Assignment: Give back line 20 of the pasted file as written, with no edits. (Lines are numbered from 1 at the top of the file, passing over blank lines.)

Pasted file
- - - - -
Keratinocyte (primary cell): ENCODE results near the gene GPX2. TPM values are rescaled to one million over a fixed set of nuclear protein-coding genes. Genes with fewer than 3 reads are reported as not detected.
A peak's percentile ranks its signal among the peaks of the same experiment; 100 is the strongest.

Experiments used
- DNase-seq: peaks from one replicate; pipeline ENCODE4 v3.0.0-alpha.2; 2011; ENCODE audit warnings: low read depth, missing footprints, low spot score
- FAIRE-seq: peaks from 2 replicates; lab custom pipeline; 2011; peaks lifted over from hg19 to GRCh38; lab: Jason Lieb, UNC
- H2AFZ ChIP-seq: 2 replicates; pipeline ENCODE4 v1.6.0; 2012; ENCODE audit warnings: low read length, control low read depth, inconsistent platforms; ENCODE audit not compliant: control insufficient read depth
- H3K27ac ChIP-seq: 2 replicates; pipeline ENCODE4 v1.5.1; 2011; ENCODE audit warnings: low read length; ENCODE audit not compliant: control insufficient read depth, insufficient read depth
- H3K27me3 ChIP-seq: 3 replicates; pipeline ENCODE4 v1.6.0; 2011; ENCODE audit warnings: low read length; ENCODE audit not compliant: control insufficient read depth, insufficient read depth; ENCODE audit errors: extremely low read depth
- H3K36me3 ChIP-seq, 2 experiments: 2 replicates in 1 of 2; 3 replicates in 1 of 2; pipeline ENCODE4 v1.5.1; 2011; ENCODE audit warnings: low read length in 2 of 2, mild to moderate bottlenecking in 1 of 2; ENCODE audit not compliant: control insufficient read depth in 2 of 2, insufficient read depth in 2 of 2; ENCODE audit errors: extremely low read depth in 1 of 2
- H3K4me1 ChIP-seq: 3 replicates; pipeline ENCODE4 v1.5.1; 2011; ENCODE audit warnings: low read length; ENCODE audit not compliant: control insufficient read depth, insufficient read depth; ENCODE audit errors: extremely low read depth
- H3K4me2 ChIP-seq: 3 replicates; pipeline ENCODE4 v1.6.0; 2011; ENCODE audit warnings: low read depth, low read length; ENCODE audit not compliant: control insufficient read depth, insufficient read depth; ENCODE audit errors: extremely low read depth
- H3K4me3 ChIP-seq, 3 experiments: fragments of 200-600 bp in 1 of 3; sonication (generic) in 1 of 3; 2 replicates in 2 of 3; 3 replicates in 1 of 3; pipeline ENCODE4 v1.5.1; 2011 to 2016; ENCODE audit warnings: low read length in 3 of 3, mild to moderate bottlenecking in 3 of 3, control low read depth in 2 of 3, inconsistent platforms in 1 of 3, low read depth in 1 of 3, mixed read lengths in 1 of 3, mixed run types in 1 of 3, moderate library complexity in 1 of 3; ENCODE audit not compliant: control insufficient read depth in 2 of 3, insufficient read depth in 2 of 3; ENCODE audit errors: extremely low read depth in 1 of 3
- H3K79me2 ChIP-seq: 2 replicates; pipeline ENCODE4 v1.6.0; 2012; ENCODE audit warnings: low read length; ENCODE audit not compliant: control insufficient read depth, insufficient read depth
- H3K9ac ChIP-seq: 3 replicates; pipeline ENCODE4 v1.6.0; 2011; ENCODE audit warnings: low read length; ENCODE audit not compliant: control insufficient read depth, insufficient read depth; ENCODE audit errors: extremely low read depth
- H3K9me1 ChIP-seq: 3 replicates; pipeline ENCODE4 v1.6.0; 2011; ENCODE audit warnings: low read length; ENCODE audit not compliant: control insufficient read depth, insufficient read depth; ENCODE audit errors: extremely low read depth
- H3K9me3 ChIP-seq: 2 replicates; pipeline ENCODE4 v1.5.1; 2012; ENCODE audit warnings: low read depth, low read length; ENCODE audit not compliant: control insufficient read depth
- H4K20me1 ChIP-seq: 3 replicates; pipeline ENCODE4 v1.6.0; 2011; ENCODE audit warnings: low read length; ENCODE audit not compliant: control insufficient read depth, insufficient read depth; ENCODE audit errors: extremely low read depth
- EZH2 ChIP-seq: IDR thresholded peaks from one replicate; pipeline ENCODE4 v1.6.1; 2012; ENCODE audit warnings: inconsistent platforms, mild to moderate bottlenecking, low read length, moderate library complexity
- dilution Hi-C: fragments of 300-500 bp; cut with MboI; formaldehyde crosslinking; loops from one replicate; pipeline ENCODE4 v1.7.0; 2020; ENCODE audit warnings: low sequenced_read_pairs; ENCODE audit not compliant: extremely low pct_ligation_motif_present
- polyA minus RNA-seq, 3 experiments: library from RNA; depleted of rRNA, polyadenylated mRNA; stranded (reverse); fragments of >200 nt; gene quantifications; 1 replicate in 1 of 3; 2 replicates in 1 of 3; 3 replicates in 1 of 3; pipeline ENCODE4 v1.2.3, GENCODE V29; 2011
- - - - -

- polyA minus RNA-seq, 3 experiments: library from RNA; depleted of rRNA, polyadenylated mRNA; stranded (reverse); fragments of >200 nt; gene quantifications; 1 replicate in 1 of 3; 2 replicates in 1 of 3; 3 replicates in 1 of 3; pipeline ENCODE4 v1.2.3, GENCODE V29; 2011